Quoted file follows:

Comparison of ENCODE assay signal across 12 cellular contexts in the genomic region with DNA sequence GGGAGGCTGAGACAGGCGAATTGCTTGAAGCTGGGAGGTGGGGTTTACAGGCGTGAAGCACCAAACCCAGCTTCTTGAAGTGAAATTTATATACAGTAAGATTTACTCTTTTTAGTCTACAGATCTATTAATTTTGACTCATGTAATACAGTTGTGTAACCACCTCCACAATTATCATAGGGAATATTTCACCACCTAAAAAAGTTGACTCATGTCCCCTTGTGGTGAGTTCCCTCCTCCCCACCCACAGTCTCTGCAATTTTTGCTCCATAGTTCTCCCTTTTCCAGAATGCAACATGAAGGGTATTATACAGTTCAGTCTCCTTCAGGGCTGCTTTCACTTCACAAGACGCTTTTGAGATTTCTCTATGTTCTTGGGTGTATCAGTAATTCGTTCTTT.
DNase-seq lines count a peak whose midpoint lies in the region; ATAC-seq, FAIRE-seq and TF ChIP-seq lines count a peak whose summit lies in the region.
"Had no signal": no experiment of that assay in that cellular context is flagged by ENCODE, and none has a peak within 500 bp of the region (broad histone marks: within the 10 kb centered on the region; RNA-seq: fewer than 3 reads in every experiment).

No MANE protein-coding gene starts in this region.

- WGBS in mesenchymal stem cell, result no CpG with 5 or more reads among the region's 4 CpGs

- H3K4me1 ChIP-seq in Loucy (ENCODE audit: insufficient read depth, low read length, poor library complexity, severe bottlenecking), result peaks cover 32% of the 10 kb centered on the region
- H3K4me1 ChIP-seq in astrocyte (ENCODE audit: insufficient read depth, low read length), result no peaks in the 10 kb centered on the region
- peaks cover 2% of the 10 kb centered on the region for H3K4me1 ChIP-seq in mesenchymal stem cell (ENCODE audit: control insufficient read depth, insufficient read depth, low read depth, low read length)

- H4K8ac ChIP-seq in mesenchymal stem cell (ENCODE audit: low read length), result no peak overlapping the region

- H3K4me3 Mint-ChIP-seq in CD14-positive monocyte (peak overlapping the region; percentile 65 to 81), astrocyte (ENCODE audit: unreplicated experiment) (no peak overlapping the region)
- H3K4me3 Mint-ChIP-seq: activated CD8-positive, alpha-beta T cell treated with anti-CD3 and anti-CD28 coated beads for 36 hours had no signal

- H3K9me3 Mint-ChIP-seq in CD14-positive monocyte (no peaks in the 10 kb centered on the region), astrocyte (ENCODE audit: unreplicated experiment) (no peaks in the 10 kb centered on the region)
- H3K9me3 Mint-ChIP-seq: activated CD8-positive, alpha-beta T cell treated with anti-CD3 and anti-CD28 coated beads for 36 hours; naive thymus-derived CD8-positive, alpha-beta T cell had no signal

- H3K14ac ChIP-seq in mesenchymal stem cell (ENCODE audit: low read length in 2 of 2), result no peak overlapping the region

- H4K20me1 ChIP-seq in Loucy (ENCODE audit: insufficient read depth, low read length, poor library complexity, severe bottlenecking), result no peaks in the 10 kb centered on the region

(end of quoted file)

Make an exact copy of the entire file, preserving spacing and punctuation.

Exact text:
Comparison of ENCODE assay signal across 12 cellular contexts in the genomic region with DNA sequence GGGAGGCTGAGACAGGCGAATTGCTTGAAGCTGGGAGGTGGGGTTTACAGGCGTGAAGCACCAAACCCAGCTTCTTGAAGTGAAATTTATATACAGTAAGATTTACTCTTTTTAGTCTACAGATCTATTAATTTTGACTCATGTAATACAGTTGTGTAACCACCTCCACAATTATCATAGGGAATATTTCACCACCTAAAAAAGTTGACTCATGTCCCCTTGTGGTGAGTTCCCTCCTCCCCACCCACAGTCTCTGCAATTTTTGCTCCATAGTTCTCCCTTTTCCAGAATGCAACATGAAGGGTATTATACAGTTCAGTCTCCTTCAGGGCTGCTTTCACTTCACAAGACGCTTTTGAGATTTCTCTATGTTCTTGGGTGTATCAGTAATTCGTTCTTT.
DNase-seq lines count a peak whose midpoint lies in the region; ATAC-seq, FAIRE-seq and TF ChIP-seq lines count a peak whose summit lies in the region.
"Had no signal": no experiment of that assay in that cellular context is flagged by ENCODE, and none has a peak within 500 bp of the region (broad histone marks: within the 10 kb centered on the region; RNA-seq: fewer than 3 reads in every experiment).

No MANE protein-coding gene starts in this region.

- WGBS in mesenchymal stem cell, result no CpG with 5 or more reads among the region's 4 CpGs

- H3K4me1 ChIP-seq in Loucy (ENCODE audit: insufficient read depth, low read length, poor library complexity, severe bottlenecking), result peaks cover 32% of the 10 kb centered on the region
- H3K4me1 ChIP-seq in astrocyte (ENCODE audit: insufficient read depth, low read length), result no peaks in the 10 kb centered on the region
- peaks cover 2% of the 10 kb centered on the region for H3K4me1 ChIP-seq in mesenchymal stem cell (ENCODE audit: control insufficient read depth, insufficient read depth, low read depth, low read length)

- H4K8ac ChIP-seq in mesenchymal stem cell (ENCODE audit: low read length), result no peak overlapping the region

- H3K4me3 Mint-ChIP-seq in CD14-positive monocyte (peak overlapping the region; percentile 65 to 81), astrocyte (ENCODE audit: unreplicated experiment) (no peak overlapping the region)
- H3K4me3 Mint-ChIP-seq: activated CD8-positive, alpha-beta T cell treated with anti-CD3 and anti-CD28 coated beads for 36 hours had no signal

- H3K9me3 Mint-ChIP-seq in CD14-positive monocyte (no peaks in the 10 kb centered on the region), astrocyte (ENCODE audit: unreplicated experiment) (no peaks in the 10 kb centered on the region)
- H3K9me3 Mint-ChIP-seq: activated CD8-positive, alpha-beta T cell treated with anti-CD3 and anti-CD28 coated beads for 36 hours; naive thymus-derived CD8-positive, alpha-beta T cell had no signal

- H3K14ac ChIP-seq in mesenchymal stem cell (ENCODE audit: low read length in 2 of 2), result no peak overlapping the region

- H4K20me1 ChIP-seq in Loucy (ENCODE audit: insufficient read depth, low read length, poor library complexity, severe bottlenecking), result no peaks in the 10 kb centered on the region